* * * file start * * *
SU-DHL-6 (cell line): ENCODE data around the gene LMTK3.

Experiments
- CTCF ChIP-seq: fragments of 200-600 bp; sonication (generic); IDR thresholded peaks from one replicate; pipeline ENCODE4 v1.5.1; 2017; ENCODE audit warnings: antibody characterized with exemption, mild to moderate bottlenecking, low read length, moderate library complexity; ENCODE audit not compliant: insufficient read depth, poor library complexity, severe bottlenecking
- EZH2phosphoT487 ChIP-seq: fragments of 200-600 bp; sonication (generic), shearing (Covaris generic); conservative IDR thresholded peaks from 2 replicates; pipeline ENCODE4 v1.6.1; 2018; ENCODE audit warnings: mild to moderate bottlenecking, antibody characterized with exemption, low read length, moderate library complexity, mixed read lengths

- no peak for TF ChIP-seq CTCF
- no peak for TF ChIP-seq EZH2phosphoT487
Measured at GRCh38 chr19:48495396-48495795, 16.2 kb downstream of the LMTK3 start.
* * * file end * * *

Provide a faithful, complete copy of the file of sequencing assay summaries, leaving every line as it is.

SU-DHL-6 (cell line): ENCODE data around the gene LMTK3.

Experiments
- CTCF ChIP-seq: fragments of 200-600 bp; sonication (generic); IDR thresholded peaks from one replicate; pipeline ENCODE4 v1.5.1; 2017; ENCODE audit warnings: antibody characterized with exemption, mild to moderate bottlenecking, low read length, moderate library complexity; ENCODE audit not compliant: insufficient read depth, poor library complexity, severe bottlenecking
- EZH2phosphoT487 ChIP-seq: fragments of 200-600 bp; sonication (generic), shearing (Covaris generic); conservative IDR thresholded peaks from 2 replicates; pipeline ENCODE4 v1.6.1; 2018; ENCODE audit warnings: mild to moderate bottlenecking, antibody characterized with exemption, low read length, moderate library complexity, mixed read lengths

- no peak for TF ChIP-seq CTCF
- no peak for TF ChIP-seq EZH2phosphoT487
Measured at GRCh38 chr19:48495396-48495795, 16.2 kb downstream of the LMTK3 start.